Mindfulness: There seems to be a focus on the task at hand.  They do not eat on the run.  There are allocated tables and seats near food stands or kiosks.  I never saw anyone walking and eating a sandwich or burger or even drinking.  No one was eating or drinking on public transportation.  This is probably why the public stations, buses, and subways are so clean.  No one was on their phone while walking on the street or in the busy train stations.  They would step aside, stop to answer the phone, and politely tell the caller that they would call them when arrived at their destination.  It led to such a focused intention of arriving to their destination. What a complete contrast to the “L” & buses I’ve ridden on in Chicago!

I experienced such sense of pride in their actions and behaviors.  I am not joking when I say that everyone, yes, everyone exceeded my expectations. Regardless of their minimal English, their responsibility to me, or their role, I felt everyone did their best with the utmost politeness.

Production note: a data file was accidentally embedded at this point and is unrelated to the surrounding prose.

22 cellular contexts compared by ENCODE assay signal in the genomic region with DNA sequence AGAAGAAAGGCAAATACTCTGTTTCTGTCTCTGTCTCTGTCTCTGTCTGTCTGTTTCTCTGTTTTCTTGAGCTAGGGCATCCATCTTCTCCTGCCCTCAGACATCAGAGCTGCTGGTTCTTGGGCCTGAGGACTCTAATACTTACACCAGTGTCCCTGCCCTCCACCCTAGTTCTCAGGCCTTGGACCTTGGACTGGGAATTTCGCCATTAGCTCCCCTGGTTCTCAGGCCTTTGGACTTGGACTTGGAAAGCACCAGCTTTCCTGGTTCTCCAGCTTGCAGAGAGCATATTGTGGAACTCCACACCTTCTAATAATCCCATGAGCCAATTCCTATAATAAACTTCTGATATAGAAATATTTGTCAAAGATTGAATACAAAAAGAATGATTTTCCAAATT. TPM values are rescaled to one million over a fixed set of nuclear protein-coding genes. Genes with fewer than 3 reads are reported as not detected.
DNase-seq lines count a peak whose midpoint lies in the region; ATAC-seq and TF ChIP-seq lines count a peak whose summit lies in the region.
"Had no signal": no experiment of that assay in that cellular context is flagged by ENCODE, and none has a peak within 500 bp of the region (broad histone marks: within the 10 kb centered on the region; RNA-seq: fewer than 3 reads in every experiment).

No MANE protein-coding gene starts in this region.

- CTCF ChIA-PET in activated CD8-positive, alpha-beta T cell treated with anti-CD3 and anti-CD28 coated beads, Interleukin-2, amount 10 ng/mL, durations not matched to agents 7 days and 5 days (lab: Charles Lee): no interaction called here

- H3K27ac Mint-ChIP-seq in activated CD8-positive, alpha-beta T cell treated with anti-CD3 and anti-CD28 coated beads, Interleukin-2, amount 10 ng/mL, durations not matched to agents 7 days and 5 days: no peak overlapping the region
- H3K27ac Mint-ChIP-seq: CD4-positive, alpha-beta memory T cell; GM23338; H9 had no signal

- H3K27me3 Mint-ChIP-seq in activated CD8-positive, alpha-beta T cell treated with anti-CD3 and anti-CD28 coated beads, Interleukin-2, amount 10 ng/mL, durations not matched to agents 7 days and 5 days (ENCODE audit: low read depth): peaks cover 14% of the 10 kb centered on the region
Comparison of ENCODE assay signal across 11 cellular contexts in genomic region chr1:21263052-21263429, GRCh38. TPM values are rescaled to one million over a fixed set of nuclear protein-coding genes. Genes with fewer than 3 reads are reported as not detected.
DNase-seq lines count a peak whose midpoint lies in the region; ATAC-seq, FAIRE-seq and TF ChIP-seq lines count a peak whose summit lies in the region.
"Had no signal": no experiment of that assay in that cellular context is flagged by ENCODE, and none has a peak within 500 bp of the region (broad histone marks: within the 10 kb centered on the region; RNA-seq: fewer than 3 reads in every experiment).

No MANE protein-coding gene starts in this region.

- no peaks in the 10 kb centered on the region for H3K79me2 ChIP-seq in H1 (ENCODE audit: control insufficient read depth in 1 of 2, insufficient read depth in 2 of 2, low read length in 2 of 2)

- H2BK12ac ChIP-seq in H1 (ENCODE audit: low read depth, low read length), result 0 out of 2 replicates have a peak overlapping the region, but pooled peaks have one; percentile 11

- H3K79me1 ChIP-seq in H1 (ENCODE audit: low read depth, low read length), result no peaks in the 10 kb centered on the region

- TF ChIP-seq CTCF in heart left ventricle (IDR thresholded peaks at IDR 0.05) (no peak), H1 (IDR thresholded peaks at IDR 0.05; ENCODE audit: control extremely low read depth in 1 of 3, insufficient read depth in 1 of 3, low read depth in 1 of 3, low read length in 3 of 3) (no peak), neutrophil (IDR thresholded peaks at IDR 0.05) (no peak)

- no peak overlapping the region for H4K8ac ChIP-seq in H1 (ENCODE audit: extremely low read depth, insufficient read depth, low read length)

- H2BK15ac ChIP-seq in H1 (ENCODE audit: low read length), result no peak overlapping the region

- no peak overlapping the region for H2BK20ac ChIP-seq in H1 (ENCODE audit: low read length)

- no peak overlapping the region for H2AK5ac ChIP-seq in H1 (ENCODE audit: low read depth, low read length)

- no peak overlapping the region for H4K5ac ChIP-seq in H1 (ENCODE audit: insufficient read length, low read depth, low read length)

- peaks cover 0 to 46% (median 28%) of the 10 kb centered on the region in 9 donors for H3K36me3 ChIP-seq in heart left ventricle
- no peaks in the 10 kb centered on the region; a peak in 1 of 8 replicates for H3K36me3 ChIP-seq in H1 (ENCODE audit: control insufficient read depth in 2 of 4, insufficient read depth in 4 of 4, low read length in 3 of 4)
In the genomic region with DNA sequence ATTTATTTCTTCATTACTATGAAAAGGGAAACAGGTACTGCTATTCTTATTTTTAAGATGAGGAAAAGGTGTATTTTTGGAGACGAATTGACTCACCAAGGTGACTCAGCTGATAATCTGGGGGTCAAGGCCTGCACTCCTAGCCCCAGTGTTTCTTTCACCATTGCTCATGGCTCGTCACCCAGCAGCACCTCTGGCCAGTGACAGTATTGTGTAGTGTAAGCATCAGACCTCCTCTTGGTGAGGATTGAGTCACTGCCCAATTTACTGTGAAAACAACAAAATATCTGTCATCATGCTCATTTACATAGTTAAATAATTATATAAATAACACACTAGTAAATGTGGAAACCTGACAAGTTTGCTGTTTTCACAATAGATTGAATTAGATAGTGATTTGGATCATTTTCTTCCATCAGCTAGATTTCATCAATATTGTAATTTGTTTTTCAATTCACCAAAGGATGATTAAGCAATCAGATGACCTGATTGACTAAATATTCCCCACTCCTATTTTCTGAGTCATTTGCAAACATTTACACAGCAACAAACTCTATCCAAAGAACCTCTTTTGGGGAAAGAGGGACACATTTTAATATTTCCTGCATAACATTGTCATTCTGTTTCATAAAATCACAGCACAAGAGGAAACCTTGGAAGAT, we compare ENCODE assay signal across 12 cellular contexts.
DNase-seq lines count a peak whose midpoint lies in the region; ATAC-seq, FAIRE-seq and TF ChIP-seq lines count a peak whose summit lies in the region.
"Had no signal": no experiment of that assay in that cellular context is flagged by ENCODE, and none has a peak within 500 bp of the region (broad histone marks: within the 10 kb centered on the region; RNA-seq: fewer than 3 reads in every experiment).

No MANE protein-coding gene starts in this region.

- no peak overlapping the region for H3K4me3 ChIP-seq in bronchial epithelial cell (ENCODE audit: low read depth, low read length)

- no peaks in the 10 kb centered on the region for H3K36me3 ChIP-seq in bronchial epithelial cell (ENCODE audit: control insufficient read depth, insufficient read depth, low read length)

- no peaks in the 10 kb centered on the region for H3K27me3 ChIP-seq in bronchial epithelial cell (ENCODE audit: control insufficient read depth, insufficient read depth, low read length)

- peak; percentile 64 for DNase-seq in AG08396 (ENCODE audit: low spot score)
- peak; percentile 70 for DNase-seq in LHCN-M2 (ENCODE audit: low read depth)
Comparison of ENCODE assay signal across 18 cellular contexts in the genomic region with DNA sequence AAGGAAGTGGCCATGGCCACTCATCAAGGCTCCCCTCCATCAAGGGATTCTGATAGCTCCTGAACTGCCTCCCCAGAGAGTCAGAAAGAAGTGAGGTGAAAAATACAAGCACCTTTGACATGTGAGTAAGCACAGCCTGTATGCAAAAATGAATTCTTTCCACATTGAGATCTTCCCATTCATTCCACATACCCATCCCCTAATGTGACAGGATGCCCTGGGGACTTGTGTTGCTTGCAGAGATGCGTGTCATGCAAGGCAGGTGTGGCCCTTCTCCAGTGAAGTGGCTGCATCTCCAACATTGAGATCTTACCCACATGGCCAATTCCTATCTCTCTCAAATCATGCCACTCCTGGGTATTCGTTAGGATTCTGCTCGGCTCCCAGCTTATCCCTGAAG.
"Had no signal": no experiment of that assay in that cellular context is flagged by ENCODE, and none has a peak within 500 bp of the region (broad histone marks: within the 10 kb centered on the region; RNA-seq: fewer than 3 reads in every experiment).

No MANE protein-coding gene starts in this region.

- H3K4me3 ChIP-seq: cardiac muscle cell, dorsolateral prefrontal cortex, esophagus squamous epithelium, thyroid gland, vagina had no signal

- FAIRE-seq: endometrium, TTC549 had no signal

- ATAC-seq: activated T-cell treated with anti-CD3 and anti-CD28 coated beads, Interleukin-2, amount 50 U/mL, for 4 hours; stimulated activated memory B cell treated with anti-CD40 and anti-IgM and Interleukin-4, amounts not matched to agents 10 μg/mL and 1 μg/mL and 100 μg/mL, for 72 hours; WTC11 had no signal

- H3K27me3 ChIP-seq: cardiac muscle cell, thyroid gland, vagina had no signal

While these qualities are somewhat incorporated into my life, I definitely want to practice building on them to be a more robust person.  Upon my return, I have been steadily slowing down, allowing more time for tasks, being more deliberate in my work, and most importantly,  appreciating being more mindful.  

Thanks & Gratitude

Kiana speaking at church about gratitude in 2012.

As we move into the holiday season, it only seems appropriate to speak about being gracious and thankful.  I’ve been wanting to write about this for quite some time.  It came to a realization when I was with someone that I had given something small to for the umpteenth time, and she took it without saying thank you.